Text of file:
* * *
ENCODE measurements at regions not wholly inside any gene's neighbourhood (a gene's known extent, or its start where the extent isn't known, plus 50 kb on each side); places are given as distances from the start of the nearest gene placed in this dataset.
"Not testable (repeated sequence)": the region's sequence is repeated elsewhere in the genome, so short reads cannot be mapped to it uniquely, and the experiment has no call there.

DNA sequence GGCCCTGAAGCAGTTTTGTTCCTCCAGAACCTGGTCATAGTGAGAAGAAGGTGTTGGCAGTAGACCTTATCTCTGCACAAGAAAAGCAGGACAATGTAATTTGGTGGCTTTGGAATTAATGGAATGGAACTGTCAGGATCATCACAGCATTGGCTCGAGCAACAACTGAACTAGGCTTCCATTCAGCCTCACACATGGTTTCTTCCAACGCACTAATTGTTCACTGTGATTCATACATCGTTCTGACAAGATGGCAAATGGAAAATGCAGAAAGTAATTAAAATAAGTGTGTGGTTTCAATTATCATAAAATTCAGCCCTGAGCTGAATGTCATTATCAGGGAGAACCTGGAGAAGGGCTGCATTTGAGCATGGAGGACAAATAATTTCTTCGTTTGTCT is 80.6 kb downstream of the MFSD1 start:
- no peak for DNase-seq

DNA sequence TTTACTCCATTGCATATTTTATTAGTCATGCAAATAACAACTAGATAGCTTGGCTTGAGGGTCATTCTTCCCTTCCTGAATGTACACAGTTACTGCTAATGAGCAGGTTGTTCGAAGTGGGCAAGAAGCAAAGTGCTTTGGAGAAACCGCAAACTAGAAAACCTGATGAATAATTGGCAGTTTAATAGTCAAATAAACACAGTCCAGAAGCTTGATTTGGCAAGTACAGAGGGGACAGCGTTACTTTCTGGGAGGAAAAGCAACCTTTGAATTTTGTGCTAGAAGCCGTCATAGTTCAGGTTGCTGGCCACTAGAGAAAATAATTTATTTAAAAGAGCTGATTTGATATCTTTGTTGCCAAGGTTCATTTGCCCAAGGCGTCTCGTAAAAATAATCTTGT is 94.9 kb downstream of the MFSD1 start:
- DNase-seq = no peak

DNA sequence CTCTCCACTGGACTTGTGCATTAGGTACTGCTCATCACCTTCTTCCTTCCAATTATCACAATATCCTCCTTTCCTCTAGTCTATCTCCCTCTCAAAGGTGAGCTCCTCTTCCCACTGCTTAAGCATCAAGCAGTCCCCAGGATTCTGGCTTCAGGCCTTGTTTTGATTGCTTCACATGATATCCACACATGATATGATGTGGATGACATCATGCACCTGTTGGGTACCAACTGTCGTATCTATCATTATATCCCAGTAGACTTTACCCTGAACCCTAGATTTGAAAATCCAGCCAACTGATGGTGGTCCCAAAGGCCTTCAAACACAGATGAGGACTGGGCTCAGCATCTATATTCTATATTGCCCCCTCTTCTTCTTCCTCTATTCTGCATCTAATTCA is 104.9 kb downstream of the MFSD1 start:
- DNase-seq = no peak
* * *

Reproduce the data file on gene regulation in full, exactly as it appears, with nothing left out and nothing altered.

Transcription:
ENCODE measurements at regions not wholly inside any gene's neighbourhood (a gene's known extent, or its start where the extent isn't known, plus 50 kb on each side); places are given as distances from the start of the nearest gene placed in this dataset.
"Not testable (repeated sequence)": the region's sequence is repeated elsewhere in the genome, so short reads cannot be mapped to it uniquely, and the experiment has no call there.

DNA sequence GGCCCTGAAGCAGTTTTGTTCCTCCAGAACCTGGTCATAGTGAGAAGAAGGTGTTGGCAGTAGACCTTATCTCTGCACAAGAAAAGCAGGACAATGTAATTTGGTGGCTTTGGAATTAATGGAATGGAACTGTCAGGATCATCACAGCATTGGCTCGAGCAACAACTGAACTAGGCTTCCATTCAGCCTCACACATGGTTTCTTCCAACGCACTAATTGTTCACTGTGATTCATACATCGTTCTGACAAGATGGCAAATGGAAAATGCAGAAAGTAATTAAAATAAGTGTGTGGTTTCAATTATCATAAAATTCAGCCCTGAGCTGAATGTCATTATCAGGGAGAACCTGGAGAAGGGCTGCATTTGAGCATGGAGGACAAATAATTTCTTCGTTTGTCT is 80.6 kb downstream of the MFSD1 start:
- no peak for DNase-seq

DNA sequence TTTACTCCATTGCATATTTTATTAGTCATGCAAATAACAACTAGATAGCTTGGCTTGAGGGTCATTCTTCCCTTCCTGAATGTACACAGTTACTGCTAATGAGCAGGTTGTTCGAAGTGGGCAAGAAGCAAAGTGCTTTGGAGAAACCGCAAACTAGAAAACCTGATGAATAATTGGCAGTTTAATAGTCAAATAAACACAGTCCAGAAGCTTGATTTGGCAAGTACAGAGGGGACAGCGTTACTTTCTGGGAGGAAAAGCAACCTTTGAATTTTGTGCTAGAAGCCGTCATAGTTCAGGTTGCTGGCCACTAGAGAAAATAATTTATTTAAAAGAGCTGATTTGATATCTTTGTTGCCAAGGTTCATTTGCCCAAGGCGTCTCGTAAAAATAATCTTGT is 94.9 kb downstream of the MFSD1 start:
- DNase-seq = no peak

DNA sequence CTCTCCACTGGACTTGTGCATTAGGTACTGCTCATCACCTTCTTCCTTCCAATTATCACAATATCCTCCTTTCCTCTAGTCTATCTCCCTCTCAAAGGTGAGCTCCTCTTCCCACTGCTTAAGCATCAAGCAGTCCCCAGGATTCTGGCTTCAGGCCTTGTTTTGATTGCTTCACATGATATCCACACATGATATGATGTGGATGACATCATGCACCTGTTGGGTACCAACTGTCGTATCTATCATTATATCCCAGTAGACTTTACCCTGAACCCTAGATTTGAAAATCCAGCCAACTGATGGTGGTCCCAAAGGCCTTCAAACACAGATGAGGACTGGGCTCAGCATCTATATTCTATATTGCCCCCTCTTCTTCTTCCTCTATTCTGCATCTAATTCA is 104.9 kb downstream of the MFSD1 start:
- DNase-seq = no peak